The Immortalization Commission describes the project to contact the dead undertaken by well known members of British society (like a brother of a former prime minister) in the decades surrounding the First World War. The participants were sincere and hopeful, but ultimately saddened by the poor return on their efforts. They often began the spiritualist project in grief for the loss of beloved friends or family. In the background is a mourning for cultural loss. Darwin’s revolution was not wasted on these people. Many were a part of the same circles; most were adapting to the decline of established religion that evolutionary theory represented. Not simply furnishing after dinner games for the Edwardian parlor, providing high points for circus sideshows or energizing marginal poets, the occult attracted serious often high minded as well as high placed adherents. We have forgotten how influential the paranormal belief system used to be.
Likewise the Soviet after life project has faded from the picture we retain of the communist system. Lenin’s tomb was not merely an attempt at sustaining a personality cult. The goal was to keep the deceased leader’s corpse viable enough to resuscitate when the right technology emerged. The Immortalization Commission of the title was the corresponding political body tasked with the project. Fortunately for its members, unlike the myriads or other ambitious schemes of the Politburo, this one had no precise deadline. The doll-like mummy in the glass case remains in storage to this day. We now see that much of what the Soviets did was just for show. Tens of millions lost their lives either in pursuit of vainglory or just for questioning it. The entire apparatus of the state was devoted to a bizarre Lamarckian adventure in philosophical terms not unlike the British crystal ball gazing cults. In the minds of many, science had struck down faith and owed it to the world to provide a substitute.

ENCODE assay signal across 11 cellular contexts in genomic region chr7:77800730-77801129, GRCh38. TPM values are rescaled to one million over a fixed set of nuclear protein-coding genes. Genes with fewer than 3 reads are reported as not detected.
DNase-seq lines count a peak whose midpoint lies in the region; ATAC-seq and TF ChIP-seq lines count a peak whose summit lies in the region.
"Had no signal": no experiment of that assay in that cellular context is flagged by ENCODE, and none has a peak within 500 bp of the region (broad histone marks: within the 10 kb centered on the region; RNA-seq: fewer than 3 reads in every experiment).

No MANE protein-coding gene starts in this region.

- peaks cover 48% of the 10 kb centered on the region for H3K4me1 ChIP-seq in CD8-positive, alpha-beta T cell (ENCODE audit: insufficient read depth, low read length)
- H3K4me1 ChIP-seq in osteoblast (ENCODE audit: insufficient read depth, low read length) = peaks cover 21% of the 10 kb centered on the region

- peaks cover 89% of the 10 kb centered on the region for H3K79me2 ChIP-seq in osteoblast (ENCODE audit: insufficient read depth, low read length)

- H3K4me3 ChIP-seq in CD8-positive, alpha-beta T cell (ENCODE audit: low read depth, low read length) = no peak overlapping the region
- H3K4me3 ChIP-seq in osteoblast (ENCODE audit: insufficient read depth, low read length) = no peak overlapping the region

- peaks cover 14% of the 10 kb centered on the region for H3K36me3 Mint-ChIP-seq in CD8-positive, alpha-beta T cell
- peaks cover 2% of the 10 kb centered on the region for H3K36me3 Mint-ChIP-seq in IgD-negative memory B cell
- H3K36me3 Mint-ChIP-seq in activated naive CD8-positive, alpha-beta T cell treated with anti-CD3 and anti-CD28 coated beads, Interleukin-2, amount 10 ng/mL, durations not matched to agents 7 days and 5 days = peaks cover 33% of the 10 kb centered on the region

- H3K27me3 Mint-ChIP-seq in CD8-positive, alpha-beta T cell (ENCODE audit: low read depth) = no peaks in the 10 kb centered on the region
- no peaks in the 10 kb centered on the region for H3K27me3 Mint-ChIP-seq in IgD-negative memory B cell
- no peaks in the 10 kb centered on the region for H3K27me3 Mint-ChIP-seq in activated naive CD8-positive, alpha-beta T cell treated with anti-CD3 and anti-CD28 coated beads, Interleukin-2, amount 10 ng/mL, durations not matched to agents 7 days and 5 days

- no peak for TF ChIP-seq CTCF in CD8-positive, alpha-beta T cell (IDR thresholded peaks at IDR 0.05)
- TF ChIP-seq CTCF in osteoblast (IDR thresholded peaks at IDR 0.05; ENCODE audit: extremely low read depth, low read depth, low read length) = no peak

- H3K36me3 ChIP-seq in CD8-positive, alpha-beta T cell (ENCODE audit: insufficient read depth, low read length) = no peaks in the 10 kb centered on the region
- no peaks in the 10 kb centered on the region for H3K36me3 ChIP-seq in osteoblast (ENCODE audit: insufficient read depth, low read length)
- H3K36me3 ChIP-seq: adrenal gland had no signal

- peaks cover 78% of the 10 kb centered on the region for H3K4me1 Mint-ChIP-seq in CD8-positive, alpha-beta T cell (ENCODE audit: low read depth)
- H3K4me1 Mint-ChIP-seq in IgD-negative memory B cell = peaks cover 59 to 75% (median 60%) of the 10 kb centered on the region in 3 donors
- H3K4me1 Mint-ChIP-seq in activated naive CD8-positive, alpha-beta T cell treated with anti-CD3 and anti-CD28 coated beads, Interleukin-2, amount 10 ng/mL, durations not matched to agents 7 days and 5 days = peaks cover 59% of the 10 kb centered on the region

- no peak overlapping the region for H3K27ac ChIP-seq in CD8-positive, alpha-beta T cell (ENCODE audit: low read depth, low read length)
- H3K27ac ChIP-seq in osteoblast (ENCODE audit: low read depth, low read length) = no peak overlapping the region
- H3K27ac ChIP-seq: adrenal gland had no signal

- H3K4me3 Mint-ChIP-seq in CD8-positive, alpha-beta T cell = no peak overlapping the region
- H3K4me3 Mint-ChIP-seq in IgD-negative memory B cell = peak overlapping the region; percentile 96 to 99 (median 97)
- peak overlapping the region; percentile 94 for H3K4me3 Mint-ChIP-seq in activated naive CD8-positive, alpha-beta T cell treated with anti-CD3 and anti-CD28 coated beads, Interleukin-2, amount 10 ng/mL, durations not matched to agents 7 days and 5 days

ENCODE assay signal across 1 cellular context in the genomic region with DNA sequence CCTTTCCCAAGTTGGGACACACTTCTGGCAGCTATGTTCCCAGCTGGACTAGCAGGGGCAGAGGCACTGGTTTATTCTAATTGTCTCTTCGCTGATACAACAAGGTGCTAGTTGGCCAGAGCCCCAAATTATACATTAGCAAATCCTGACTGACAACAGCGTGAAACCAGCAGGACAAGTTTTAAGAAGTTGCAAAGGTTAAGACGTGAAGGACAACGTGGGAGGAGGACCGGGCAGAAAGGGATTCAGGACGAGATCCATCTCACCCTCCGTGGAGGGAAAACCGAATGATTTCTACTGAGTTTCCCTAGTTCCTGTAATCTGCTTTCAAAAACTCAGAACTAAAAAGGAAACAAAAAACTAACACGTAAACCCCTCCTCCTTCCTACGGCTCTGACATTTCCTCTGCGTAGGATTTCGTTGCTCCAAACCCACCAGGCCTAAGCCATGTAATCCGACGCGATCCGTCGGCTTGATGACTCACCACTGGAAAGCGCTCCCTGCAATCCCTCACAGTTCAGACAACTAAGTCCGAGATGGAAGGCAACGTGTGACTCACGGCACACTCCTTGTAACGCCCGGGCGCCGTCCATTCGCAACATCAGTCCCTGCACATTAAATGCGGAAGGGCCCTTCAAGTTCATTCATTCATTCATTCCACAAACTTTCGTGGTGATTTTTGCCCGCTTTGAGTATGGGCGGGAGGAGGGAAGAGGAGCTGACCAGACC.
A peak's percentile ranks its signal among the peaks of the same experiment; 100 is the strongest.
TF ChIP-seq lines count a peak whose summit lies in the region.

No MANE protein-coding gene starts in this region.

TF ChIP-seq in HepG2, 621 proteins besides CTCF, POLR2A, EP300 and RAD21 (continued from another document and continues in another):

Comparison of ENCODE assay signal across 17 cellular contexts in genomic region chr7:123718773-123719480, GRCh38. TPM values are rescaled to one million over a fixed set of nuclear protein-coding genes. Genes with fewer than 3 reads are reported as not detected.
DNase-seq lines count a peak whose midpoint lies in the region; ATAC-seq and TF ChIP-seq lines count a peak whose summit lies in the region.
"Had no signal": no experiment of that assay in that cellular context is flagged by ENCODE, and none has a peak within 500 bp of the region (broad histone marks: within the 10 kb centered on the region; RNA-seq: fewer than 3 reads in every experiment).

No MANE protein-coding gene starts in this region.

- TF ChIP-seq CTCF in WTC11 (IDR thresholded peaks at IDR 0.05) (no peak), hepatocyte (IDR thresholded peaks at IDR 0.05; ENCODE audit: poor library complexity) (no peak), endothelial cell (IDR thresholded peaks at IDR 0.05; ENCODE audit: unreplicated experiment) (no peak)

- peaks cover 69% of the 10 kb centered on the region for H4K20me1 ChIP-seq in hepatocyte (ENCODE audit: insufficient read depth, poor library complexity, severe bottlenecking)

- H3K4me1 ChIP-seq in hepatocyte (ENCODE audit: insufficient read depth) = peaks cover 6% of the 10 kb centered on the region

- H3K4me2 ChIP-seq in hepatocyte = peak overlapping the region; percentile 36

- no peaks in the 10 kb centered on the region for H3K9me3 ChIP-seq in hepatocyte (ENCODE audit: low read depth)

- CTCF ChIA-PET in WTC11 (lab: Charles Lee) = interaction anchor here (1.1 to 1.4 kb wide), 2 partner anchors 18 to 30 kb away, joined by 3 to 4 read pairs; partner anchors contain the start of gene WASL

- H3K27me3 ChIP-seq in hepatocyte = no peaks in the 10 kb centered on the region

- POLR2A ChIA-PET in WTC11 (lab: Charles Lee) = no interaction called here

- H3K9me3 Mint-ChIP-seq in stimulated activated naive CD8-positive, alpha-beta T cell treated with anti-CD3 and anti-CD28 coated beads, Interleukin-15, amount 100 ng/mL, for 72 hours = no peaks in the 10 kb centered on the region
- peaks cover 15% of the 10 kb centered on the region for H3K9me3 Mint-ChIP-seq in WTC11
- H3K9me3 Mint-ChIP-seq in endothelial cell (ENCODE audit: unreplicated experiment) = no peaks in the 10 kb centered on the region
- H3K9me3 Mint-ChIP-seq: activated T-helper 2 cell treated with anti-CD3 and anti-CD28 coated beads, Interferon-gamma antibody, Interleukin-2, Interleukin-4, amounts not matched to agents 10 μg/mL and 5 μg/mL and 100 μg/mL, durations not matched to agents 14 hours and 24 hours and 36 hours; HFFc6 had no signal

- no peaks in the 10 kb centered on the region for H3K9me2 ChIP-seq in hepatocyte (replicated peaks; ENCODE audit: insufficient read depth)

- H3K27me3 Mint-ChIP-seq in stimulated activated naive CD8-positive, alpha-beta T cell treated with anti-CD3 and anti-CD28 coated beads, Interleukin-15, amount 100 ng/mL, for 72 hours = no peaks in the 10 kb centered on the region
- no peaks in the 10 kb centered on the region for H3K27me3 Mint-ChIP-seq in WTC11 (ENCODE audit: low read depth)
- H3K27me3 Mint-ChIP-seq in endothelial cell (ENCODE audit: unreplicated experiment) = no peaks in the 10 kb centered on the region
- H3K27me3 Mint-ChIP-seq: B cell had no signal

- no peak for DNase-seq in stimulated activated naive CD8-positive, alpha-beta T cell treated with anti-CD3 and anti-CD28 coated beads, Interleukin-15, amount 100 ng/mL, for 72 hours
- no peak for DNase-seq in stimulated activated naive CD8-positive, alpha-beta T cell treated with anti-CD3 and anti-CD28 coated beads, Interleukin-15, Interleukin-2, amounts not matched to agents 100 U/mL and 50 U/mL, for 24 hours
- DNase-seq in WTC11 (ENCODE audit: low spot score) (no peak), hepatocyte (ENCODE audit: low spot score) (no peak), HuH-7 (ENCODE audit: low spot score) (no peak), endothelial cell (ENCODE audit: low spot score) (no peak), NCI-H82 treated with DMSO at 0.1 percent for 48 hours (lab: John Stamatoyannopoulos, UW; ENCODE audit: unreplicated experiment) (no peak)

The costs to the subjects of the Soviet Union of such notions were astronomical especially compared to the far milder but still unnerving implications for inter bellum Britain. Nevertheless, many thinkers on the left turned their heads away during the show trials, the disappearances and the horrific atrocities in the gulag and Kremlin dungeons out of delusional optimism. This unfortunate intellectual lacuna still blurs our latter day sense of what Lenin and Stalin were trying to do. John Gray shows us through his recounting of these startling if relegated histories that any kind of ultimate speculation on what happens after death is still only that. He believes it always will be. Frankly, I don’t understand how he can be that certain about anything that might happen down the road. For all we know, one day we’ll discover heat resistant philosophers living on the sun.